When Lent & Valentines Collide: 40 Days of ThanksLoving

It wasn’t 2 weeks before those 40 days of Lent that he’d turned 40.

I’d kissed the old man in the kitchen and his 4 days growth had rubbed me like a matted burr and he’d laughed like a free man and said he’d never expected 40 to feel so young.

I had thought we’d celebrate and loose the farm for the first real time.




That one of the elders from our motley faith family might nurse the sows along in the winter, feed the old gals morning and night, and cradle the piglets, and we’d take all 6 of the kids to the brink of the Grand Canyon and be made small before the glory of God and that would fulfill us most, to know that we are but dust.

We’d never packed the half dozen of kids for longer than one night away, excepting Grandpa’s house. A farmer always remains. He is needed to feed and tend and care and bear and there aren’t holidays but serving everyday is a year of holy days.

I looked at flights. Schemed with the kids on the Farmer’s Big surprise. Talked quiet after Sunday Sermon with other farmers who might be willing to take on our barn chores.

But I looked across the breakfast table one morning and you could tell, the way he poured his milk, stirred his oatmeal, that a man who plans his crop while the snow’s still on the ground, who for all 365 days of the year, feeds his sows first before he ever sits down to fill his own empty, that he’d want to know if his feet were leaving the ground.

“What would you think if we all went away?” I didn’t look up from my porridge.

“Away?” He said the word like he didn’t understand it.

I tried explaining. Giving the vision. Painting the picture — of a flight. And then the whole spreading canyon and the light and the layering of colored sediment and how it’d be the best glory dirt we’d ever see.

And when I was done waving my ridiculously gesturing arms and was flat out of dreaming steam, he just sat quiet.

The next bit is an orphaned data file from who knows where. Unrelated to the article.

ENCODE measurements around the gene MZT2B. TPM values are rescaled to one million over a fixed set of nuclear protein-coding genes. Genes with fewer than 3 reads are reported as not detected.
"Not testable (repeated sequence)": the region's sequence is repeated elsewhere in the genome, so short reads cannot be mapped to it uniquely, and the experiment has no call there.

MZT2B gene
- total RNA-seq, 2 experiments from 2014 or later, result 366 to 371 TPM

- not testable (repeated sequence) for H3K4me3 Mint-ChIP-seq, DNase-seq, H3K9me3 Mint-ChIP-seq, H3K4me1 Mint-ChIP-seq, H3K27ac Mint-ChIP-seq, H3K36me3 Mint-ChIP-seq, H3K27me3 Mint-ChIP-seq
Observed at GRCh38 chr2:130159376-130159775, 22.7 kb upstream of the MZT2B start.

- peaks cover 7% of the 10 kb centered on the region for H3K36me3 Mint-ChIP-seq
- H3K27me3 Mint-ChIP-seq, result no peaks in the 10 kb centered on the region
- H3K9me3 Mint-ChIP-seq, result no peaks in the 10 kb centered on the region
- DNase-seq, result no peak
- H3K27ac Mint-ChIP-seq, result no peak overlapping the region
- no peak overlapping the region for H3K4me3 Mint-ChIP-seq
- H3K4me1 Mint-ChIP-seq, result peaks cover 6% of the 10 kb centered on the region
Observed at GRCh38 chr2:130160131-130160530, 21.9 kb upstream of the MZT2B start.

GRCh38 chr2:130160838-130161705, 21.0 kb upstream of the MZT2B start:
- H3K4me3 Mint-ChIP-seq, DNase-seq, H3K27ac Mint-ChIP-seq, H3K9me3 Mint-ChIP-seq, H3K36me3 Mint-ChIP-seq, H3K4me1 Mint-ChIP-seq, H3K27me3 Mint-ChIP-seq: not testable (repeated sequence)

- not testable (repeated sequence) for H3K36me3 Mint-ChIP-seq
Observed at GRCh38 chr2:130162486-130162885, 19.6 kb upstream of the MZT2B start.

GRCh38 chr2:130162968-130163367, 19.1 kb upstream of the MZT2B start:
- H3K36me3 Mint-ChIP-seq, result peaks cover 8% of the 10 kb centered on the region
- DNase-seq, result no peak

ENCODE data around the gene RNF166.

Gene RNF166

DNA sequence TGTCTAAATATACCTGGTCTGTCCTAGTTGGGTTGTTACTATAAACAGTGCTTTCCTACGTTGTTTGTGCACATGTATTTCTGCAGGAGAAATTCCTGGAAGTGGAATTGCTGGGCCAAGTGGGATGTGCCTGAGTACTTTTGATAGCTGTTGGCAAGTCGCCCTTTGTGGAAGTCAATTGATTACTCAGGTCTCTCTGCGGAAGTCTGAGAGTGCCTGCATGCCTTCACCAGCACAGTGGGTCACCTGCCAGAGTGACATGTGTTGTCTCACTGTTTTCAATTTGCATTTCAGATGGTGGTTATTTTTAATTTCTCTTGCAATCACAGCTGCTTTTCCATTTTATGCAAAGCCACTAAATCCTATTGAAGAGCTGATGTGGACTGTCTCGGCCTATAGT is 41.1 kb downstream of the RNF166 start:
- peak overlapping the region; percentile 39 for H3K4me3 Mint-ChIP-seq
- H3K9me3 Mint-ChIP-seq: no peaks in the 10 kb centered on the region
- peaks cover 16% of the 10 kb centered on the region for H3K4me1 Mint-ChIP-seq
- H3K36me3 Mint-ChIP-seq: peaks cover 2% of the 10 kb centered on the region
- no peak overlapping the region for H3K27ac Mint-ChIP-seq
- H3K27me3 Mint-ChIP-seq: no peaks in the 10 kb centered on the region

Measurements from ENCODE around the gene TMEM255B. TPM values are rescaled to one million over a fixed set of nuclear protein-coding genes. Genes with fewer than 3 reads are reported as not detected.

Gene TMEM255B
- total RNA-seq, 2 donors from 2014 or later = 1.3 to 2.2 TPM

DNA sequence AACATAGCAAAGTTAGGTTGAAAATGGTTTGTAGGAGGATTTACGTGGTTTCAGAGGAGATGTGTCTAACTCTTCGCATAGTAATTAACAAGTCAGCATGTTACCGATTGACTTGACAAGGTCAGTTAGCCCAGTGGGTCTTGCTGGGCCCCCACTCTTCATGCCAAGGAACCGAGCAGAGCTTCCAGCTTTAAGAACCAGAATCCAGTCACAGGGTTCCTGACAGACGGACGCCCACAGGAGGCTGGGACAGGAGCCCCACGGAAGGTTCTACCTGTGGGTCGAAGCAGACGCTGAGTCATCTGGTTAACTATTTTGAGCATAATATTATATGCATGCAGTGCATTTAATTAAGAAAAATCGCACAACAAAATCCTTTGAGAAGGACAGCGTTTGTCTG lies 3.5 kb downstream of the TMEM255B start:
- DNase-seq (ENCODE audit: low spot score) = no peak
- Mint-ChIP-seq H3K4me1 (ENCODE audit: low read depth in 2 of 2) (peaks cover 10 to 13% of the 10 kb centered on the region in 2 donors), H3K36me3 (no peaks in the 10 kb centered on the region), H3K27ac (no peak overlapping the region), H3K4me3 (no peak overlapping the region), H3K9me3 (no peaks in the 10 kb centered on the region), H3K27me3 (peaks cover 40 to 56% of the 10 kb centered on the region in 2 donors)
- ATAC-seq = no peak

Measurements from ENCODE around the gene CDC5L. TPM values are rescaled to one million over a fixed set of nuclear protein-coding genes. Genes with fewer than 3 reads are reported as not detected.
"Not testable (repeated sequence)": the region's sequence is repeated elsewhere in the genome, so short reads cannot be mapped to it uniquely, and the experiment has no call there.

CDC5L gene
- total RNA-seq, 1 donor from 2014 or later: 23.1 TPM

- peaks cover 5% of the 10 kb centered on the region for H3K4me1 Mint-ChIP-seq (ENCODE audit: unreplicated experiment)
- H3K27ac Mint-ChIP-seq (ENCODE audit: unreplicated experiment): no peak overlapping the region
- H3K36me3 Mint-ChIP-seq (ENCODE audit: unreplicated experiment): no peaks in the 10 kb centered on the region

Scraped his spoon across the bottom of his bowl.

Pushed his chair back from the table.

“We’ve never done anything like that before.” He folded one foot onto his knee, pulled up the wool sock.

I waited.

A man needs quiet when he’s listening for directions.

“I think,” he looked out across the fields to the east, the sun coming up determined. “If we’re going to go away together — I’d rather serve together.

“ Like – what if instead of planning a getaway — we lived a giveaway?”

What if we believed the greatest gift is to give  — and we actually lived it?

He smiled, slipped big thick hands into the pockets of frayed jeans. How can your love for one broken man keep multiplying? Maybe when one woman’s brokenness touches one man’s brokenness, each become more and love becomes them, this miracle multiplied endlessly.

I nod my yes. The love of a quiet man can make your soul sing loud – loud!

We pray. We find a mission that will take all 8 of us, that says there’s something for all of us, from 7 to 17, and us about 40 yr. old fogeys. My Mama, she says she’s coming too. The kids cheer and she hoots and hollers and there’s no denying that her white hair looks like a crown. We line up the vaccination shots.

And no, no self-respecting mother would usher all 6 kids into one overheated 8 by 8 room with 2 nurses and ask them to roll of up their sleeves and watch for their own turn for the long silver sting.

And make the youngest boy go a tortured last. So that he’s sobbing mess of begging pleas.